The damage in areas like Panama City was tremendous, but it wasn’t until news and emergency personnel got into the area directly covered by the storm’s eye on Thursday that the incredible impact started to be glimpsed. With seven known dead and hundreds still missing, the devastation of the rapidly intensifying Hurricane Michael is still far from being totaled up, and the path of the storm’s destruction isn’t limited to a few locations along the coast. The high speeds that Michael carried even as it crossed the state line into Georgia, means that areas where hurricane-force winds are almost unknown suddenly came under the heel of a major storm. The result is a furrow of downed trees and destruction that proceeds far inland.
Buzzfeed reports on the town of Bainbridge, Georgia, over 100 miles from the coast, which hadn’t seen a storm like this since it was established.
“It sounded like a train was coming,” Raul Abrigo, 71, said standing outside of his mobile home just south of this 12,000-person city, where 35% of the population lives under the poverty line, according to 2016 census data. That’s over twice the national rate.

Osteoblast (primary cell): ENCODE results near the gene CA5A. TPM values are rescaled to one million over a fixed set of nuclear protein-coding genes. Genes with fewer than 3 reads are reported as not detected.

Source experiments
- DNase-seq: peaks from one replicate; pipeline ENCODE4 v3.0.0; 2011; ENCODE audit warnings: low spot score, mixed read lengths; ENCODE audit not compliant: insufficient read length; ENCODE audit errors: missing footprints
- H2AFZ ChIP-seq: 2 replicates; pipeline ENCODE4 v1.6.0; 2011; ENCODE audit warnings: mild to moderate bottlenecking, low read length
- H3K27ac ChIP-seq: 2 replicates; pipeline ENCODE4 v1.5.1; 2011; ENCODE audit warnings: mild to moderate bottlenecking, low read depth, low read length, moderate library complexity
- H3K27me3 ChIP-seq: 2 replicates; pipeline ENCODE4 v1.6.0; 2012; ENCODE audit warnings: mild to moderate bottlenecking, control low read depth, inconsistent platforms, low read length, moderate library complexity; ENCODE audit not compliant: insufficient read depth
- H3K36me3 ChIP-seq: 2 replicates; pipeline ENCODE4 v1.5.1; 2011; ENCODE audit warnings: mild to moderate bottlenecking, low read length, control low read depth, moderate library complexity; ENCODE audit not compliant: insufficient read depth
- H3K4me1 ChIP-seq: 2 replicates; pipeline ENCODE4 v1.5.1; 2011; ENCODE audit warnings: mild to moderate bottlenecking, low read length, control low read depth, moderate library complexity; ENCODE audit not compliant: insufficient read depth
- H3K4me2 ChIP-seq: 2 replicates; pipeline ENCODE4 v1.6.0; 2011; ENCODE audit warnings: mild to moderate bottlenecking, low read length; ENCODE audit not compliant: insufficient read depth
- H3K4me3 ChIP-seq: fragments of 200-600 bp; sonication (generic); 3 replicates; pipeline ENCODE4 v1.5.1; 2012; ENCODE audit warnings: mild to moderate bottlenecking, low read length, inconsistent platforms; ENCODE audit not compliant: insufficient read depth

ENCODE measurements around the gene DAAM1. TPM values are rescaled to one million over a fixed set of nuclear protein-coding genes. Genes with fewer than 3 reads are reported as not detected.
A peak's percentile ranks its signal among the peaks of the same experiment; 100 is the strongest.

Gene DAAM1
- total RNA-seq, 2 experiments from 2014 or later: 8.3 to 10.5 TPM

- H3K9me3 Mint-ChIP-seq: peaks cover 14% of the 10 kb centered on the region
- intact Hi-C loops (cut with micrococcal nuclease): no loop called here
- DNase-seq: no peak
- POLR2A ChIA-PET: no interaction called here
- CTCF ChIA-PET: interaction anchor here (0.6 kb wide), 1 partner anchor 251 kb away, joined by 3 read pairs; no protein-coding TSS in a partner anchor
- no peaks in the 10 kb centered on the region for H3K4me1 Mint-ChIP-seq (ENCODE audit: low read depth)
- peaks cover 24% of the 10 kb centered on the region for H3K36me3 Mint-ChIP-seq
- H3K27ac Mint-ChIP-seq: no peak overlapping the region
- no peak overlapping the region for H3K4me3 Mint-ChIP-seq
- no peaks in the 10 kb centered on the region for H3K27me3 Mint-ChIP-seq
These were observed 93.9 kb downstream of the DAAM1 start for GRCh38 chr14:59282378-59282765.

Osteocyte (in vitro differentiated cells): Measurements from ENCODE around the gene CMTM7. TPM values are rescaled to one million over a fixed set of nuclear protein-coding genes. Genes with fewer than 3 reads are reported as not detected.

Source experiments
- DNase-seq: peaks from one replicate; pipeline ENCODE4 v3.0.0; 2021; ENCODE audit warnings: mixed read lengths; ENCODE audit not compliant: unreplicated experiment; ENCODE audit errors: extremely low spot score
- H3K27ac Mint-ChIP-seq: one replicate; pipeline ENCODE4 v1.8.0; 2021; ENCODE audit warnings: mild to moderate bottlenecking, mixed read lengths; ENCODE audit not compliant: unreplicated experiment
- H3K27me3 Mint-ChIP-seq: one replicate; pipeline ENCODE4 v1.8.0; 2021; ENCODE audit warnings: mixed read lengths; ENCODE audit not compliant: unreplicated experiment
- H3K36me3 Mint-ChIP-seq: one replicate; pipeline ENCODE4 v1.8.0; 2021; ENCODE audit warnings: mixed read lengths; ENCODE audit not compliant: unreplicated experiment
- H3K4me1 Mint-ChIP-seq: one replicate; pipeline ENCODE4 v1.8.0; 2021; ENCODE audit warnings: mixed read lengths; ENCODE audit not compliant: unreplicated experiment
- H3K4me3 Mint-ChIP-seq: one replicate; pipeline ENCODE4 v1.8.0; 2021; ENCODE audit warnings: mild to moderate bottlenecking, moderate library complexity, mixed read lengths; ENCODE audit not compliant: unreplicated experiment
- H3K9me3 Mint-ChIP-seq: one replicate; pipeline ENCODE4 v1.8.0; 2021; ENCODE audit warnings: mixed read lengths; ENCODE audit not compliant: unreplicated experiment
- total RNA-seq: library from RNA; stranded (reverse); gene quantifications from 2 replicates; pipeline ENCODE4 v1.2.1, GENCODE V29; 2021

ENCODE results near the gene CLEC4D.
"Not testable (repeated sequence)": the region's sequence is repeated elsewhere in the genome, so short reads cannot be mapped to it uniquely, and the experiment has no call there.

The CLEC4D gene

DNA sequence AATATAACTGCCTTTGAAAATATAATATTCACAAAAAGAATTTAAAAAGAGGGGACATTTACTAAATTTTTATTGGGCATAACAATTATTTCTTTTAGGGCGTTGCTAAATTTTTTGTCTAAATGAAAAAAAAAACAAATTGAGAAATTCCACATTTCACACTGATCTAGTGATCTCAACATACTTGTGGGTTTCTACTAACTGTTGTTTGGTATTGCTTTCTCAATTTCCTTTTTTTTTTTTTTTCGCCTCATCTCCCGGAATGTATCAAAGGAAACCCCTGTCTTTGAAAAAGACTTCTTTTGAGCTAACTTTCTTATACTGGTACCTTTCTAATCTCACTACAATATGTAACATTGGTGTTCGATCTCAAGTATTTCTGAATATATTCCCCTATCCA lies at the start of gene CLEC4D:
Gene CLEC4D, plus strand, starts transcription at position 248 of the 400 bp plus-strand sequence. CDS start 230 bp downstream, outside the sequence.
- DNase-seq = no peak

Descriptions that pegged Michael as a “ten mile wide tornado” fit how it hit Bainbridge. The town didn’t have the building standards required for Florida homes after Hurricane Andrew, and the low income level means that a lot of the homes were of the mobile variety. Residents describe the town post-Michael as looking like “a war zone” with homes ripped open or crushed under hundreds of uprooted trees. A hundred miles from where Michael roared into Mexico Beach, not a store is open and not a road is passable. The residents of Bainbridge are just a small part of the more than million people who are still without power.
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